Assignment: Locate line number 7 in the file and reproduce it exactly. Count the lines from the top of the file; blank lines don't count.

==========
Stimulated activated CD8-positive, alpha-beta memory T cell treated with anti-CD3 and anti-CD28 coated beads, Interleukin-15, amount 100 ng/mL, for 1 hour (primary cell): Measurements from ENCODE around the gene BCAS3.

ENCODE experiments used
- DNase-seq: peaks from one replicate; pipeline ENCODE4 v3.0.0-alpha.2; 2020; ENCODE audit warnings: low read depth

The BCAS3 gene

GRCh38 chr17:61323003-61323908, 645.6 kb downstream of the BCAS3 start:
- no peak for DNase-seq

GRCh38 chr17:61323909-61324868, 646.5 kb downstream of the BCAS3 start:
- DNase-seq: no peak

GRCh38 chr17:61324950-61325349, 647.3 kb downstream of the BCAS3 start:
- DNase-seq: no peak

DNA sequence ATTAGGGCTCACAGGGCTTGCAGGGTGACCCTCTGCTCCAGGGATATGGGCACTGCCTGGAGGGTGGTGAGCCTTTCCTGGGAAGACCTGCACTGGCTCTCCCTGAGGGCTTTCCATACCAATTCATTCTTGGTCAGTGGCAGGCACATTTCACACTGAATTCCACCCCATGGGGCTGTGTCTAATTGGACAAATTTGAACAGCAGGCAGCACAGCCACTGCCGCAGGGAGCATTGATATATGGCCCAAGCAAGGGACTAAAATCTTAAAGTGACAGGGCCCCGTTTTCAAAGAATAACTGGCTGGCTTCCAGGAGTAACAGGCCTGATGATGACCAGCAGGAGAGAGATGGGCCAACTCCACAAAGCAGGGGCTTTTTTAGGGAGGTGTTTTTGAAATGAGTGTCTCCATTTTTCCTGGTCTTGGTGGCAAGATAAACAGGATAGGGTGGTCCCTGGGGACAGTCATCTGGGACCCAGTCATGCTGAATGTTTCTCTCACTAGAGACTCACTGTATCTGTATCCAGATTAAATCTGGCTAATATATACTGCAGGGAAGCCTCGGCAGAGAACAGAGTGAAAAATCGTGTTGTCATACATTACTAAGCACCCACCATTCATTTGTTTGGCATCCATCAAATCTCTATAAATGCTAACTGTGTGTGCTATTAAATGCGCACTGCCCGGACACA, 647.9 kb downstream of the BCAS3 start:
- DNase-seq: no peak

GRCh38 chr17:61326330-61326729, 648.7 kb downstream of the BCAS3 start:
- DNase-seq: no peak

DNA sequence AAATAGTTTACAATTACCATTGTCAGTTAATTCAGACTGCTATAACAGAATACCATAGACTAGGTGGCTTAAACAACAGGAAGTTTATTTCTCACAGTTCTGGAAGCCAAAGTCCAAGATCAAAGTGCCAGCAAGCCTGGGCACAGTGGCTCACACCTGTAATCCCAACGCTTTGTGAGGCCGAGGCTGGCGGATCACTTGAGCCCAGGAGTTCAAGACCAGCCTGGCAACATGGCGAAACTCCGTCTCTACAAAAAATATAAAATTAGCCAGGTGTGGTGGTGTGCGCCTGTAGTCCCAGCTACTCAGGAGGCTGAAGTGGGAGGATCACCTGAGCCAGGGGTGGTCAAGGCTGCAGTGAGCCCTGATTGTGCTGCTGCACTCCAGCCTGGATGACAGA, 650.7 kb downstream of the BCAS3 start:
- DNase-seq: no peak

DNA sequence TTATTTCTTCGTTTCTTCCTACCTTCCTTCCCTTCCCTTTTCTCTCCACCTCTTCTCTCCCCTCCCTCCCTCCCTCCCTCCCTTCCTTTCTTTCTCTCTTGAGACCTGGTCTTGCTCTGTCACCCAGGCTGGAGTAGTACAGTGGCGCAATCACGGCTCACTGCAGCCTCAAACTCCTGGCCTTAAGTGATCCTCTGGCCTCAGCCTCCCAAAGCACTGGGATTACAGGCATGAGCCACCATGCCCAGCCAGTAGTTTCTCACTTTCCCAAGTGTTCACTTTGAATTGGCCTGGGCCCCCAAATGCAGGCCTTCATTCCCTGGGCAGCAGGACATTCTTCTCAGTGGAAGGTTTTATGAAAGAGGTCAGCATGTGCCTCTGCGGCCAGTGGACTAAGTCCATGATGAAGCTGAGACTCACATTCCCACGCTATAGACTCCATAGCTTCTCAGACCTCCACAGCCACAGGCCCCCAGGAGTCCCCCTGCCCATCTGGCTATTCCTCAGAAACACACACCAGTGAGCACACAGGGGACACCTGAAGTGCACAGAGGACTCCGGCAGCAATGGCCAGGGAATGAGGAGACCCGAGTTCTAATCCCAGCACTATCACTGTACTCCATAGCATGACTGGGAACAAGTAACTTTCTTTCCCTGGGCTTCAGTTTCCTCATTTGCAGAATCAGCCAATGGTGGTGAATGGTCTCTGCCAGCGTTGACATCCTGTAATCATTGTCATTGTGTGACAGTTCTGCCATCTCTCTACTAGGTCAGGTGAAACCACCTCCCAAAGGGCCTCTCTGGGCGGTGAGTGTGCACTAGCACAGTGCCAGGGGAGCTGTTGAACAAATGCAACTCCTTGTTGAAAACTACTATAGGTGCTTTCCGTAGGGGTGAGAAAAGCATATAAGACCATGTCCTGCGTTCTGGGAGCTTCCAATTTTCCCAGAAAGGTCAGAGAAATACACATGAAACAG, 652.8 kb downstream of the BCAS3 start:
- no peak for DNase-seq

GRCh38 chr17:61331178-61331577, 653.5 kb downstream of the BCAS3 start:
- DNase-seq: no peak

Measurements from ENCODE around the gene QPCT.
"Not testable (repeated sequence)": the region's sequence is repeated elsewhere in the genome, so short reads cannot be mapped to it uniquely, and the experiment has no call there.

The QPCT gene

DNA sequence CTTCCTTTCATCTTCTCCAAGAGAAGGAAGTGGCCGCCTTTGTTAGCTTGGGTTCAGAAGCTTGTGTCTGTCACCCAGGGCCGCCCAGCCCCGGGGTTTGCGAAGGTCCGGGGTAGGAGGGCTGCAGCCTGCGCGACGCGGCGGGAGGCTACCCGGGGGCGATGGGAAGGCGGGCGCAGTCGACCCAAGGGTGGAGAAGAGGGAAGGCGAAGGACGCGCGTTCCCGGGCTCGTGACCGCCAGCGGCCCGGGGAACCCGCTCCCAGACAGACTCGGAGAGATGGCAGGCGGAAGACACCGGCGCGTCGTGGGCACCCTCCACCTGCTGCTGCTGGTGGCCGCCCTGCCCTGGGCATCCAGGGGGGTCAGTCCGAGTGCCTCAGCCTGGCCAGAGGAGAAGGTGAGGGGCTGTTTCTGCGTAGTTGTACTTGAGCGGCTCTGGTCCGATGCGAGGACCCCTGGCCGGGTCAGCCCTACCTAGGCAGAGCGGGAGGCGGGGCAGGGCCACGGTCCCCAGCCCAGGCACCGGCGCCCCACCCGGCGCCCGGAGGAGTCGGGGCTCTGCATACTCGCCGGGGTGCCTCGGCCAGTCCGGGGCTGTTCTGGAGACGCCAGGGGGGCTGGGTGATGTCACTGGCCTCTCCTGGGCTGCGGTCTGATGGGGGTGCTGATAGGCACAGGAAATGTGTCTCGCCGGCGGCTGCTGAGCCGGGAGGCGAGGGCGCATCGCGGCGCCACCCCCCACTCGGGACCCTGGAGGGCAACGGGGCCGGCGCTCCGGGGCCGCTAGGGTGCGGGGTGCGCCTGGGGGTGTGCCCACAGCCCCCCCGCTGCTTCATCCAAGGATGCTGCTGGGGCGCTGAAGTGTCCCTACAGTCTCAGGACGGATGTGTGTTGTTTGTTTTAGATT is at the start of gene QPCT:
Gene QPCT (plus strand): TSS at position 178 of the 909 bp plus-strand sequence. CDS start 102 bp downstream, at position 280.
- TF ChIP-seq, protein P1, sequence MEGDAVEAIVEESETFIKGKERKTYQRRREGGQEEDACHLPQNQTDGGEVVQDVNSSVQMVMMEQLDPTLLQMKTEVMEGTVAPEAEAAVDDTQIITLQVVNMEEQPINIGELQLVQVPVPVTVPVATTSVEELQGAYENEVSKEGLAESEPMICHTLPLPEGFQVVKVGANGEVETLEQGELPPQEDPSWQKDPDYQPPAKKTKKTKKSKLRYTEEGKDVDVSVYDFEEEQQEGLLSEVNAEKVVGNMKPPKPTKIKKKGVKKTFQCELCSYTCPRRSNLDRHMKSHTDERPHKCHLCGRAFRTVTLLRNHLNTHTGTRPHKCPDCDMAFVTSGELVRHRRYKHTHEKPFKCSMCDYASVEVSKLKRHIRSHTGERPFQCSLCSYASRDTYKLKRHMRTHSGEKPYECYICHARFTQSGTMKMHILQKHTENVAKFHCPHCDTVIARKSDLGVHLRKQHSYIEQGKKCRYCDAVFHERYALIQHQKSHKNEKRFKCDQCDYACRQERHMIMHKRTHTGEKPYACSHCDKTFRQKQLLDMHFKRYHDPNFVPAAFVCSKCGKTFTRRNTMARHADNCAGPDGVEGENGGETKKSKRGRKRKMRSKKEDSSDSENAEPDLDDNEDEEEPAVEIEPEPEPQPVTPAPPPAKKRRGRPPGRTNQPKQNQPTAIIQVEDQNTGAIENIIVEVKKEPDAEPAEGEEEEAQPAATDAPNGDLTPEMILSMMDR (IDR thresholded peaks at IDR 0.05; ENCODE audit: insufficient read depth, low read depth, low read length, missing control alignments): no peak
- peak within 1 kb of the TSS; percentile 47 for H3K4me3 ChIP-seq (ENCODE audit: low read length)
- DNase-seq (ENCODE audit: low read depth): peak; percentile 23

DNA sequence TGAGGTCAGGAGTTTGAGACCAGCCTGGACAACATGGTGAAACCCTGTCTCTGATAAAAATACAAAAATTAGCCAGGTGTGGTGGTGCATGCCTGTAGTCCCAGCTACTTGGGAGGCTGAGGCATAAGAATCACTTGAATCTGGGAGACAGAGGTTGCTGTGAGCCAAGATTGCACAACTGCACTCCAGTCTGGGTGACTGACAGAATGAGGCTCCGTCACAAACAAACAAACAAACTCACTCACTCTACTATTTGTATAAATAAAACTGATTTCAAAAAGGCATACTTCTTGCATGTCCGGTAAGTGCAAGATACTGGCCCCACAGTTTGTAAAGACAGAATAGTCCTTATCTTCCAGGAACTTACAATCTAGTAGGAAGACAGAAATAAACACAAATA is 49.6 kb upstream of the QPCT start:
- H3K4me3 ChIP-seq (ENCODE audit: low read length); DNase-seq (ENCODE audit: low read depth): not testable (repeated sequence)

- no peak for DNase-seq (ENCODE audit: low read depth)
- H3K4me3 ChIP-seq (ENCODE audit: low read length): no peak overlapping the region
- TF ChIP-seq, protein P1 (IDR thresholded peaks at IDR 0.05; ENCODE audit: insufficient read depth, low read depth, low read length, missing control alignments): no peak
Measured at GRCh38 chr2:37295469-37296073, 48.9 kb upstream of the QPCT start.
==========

GRCh38 chr17:61323909-61324868, 646.5 kb downstream of the BCAS3 start: